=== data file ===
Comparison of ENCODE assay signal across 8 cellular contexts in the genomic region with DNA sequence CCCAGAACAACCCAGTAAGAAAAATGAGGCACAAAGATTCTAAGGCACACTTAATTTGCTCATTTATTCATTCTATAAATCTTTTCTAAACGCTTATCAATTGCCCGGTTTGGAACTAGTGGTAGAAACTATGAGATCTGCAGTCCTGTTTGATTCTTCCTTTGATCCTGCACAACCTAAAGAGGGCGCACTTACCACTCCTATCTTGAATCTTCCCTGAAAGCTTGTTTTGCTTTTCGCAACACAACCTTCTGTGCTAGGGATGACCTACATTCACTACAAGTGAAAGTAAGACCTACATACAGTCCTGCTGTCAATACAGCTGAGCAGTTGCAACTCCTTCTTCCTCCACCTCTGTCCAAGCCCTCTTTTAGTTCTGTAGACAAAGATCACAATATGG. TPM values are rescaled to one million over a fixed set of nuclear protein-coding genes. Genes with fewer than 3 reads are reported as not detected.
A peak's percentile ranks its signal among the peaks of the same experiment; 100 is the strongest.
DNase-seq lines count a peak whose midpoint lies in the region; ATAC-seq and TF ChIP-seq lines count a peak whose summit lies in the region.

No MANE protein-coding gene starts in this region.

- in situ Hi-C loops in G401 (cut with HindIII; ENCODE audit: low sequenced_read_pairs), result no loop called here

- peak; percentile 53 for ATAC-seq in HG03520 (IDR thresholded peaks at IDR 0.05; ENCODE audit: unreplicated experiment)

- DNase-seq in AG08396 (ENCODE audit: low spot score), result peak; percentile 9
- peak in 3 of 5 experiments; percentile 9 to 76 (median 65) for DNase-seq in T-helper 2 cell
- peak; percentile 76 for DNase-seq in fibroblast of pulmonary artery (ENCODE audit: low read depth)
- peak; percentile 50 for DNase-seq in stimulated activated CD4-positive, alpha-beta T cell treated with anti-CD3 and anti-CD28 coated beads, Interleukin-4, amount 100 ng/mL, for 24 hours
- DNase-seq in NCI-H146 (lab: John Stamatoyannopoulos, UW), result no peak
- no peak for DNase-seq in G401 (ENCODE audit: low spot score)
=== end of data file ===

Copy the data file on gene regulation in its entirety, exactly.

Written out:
Comparison of ENCODE assay signal across 8 cellular contexts in the genomic region with DNA sequence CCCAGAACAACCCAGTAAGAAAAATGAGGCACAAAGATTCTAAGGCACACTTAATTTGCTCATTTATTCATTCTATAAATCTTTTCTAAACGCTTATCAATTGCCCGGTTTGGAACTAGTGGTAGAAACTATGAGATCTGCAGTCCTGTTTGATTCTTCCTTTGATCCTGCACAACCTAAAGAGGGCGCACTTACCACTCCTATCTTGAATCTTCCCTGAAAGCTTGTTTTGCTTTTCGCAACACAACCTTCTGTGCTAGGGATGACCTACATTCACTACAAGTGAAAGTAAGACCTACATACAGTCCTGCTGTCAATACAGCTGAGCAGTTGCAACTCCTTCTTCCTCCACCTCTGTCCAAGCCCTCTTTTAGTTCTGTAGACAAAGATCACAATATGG. TPM values are rescaled to one million over a fixed set of nuclear protein-coding genes. Genes with fewer than 3 reads are reported as not detected.
A peak's percentile ranks its signal among the peaks of the same experiment; 100 is the strongest.
DNase-seq lines count a peak whose midpoint lies in the region; ATAC-seq and TF ChIP-seq lines count a peak whose summit lies in the region.

No MANE protein-coding gene starts in this region.

- in situ Hi-C loops in G401 (cut with HindIII; ENCODE audit: low sequenced_read_pairs), result no loop called here

- peak; percentile 53 for ATAC-seq in HG03520 (IDR thresholded peaks at IDR 0.05; ENCODE audit: unreplicated experiment)

- DNase-seq in AG08396 (ENCODE audit: low spot score), result peak; percentile 9
- peak in 3 of 5 experiments; percentile 9 to 76 (median 65) for DNase-seq in T-helper 2 cell
- peak; percentile 76 for DNase-seq in fibroblast of pulmonary artery (ENCODE audit: low read depth)
- peak; percentile 50 for DNase-seq in stimulated activated CD4-positive, alpha-beta T cell treated with anti-CD3 and anti-CD28 coated beads, Interleukin-4, amount 100 ng/mL, for 24 hours
- DNase-seq in NCI-H146 (lab: John Stamatoyannopoulos, UW), result no peak
- no peak for DNase-seq in G401 (ENCODE audit: low spot score)